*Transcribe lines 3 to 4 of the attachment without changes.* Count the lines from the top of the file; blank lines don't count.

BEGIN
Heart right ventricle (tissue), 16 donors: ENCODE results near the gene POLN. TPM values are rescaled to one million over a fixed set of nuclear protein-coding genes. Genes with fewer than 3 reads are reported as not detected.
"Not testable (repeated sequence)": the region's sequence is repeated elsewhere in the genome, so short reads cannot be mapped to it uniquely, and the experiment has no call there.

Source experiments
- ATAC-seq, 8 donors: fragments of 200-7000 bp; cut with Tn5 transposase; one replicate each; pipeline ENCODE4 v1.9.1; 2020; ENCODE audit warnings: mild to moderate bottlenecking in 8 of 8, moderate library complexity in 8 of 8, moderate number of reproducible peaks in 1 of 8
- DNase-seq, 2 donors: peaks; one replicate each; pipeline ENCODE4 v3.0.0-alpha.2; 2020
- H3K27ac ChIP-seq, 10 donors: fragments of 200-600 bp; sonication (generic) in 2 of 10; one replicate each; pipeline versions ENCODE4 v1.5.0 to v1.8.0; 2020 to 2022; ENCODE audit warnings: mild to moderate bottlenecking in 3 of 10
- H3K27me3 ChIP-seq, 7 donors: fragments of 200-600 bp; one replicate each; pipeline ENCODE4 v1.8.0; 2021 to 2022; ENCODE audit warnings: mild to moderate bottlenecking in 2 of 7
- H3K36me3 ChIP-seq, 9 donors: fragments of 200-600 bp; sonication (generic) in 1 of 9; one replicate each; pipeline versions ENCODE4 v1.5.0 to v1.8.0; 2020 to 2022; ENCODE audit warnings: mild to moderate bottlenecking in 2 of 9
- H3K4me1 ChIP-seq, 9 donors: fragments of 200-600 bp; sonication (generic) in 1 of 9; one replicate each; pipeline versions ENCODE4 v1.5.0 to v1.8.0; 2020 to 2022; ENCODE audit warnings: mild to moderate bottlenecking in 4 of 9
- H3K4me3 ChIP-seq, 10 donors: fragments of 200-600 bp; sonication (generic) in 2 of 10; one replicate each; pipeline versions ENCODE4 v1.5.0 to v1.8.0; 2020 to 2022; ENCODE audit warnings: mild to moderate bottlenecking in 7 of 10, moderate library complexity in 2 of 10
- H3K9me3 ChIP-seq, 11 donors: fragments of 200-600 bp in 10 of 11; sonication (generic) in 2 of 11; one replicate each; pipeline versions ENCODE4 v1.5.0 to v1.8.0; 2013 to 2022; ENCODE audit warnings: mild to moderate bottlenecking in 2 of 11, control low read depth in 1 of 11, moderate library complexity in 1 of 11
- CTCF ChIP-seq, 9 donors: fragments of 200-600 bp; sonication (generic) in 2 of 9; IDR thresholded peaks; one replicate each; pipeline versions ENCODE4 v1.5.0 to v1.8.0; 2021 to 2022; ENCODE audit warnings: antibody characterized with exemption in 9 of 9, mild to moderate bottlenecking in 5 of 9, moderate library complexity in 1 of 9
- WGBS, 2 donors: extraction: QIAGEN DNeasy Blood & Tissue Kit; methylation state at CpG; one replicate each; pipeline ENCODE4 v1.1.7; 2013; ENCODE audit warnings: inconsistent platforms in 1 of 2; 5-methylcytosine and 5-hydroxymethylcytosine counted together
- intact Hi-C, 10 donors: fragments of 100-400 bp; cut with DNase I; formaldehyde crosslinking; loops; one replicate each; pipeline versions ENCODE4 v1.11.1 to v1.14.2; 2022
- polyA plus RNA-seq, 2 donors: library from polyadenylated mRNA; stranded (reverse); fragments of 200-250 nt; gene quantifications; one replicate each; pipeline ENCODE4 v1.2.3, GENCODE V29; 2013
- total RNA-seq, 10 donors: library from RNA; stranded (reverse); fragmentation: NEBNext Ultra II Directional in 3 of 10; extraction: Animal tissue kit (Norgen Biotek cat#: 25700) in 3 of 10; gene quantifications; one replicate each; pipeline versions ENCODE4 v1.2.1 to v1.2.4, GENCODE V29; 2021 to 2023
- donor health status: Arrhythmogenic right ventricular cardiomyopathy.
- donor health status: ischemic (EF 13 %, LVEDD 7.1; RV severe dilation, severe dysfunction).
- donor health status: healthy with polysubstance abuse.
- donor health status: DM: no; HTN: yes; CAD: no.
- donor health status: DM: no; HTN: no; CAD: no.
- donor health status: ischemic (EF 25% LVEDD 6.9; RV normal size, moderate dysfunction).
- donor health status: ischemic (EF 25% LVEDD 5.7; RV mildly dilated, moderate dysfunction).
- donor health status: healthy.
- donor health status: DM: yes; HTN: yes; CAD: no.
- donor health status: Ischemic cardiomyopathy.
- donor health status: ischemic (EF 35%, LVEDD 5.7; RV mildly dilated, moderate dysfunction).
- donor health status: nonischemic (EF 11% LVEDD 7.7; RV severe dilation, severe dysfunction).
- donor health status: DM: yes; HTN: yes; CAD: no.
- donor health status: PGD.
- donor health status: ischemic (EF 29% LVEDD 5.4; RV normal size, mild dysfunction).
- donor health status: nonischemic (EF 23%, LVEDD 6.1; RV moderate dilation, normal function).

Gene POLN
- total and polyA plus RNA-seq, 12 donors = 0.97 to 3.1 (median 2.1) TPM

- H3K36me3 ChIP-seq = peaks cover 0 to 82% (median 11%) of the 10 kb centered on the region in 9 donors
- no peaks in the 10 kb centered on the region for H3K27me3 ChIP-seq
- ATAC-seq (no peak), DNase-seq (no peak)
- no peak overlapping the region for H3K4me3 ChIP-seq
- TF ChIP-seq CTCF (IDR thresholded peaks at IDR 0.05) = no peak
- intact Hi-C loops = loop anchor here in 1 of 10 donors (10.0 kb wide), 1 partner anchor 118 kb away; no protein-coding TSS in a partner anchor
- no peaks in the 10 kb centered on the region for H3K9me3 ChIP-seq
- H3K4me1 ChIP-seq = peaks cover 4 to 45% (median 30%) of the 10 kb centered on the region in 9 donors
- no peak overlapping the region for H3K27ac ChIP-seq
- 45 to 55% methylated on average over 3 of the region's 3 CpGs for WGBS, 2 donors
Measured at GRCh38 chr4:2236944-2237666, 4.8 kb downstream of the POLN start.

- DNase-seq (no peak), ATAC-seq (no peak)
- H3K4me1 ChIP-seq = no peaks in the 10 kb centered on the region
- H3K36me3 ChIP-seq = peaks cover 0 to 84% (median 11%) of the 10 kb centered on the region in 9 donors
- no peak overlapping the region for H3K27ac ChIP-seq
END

Source experiments
- ATAC-seq, 8 donors: fragments of 200-7000 bp; cut with Tn5 transposase; one replicate each; pipeline ENCODE4 v1.9.1; 2020; ENCODE audit warnings: mild to moderate bottlenecking in 8 of 8, moderate library complexity in 8 of 8, moderate number of reproducible peaks in 1 of 8